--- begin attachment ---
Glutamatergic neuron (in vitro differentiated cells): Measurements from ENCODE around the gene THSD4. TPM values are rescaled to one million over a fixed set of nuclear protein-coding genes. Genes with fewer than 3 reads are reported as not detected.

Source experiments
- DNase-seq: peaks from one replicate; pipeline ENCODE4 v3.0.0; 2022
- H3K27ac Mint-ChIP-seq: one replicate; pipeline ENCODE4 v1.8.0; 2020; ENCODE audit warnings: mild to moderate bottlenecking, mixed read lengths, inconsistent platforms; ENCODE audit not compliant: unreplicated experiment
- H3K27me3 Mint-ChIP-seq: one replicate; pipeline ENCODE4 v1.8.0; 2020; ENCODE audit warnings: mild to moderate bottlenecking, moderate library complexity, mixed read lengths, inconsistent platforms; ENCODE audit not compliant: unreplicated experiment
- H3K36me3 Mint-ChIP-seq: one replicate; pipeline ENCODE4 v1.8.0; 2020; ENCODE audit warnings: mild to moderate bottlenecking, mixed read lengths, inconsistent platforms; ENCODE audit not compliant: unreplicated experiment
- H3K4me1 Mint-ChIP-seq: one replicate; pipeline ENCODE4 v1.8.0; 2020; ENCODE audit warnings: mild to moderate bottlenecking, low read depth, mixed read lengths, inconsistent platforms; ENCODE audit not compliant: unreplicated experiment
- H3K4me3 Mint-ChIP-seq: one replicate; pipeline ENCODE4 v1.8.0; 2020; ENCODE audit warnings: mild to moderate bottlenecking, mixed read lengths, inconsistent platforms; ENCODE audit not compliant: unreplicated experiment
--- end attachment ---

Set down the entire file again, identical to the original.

Glutamatergic neuron (in vitro differentiated cells): Measurements from ENCODE around the gene THSD4. TPM values are rescaled to one million over a fixed set of nuclear protein-coding genes. Genes with fewer than 3 reads are reported as not detected.

Source experiments
- DNase-seq: peaks from one replicate; pipeline ENCODE4 v3.0.0; 2022
- H3K27ac Mint-ChIP-seq: one replicate; pipeline ENCODE4 v1.8.0; 2020; ENCODE audit warnings: mild to moderate bottlenecking, mixed read lengths, inconsistent platforms; ENCODE audit not compliant: unreplicated experiment
- H3K27me3 Mint-ChIP-seq: one replicate; pipeline ENCODE4 v1.8.0; 2020; ENCODE audit warnings: mild to moderate bottlenecking, moderate library complexity, mixed read lengths, inconsistent platforms; ENCODE audit not compliant: unreplicated experiment
- H3K36me3 Mint-ChIP-seq: one replicate; pipeline ENCODE4 v1.8.0; 2020; ENCODE audit warnings: mild to moderate bottlenecking, mixed read lengths, inconsistent platforms; ENCODE audit not compliant: unreplicated experiment
- H3K4me1 Mint-ChIP-seq: one replicate; pipeline ENCODE4 v1.8.0; 2020; ENCODE audit warnings: mild to moderate bottlenecking, low read depth, mixed read lengths, inconsistent platforms; ENCODE audit not compliant: unreplicated experiment
- H3K4me3 Mint-ChIP-seq: one replicate; pipeline ENCODE4 v1.8.0; 2020; ENCODE audit warnings: mild to moderate bottlenecking, mixed read lengths, inconsistent platforms; ENCODE audit not compliant: unreplicated experiment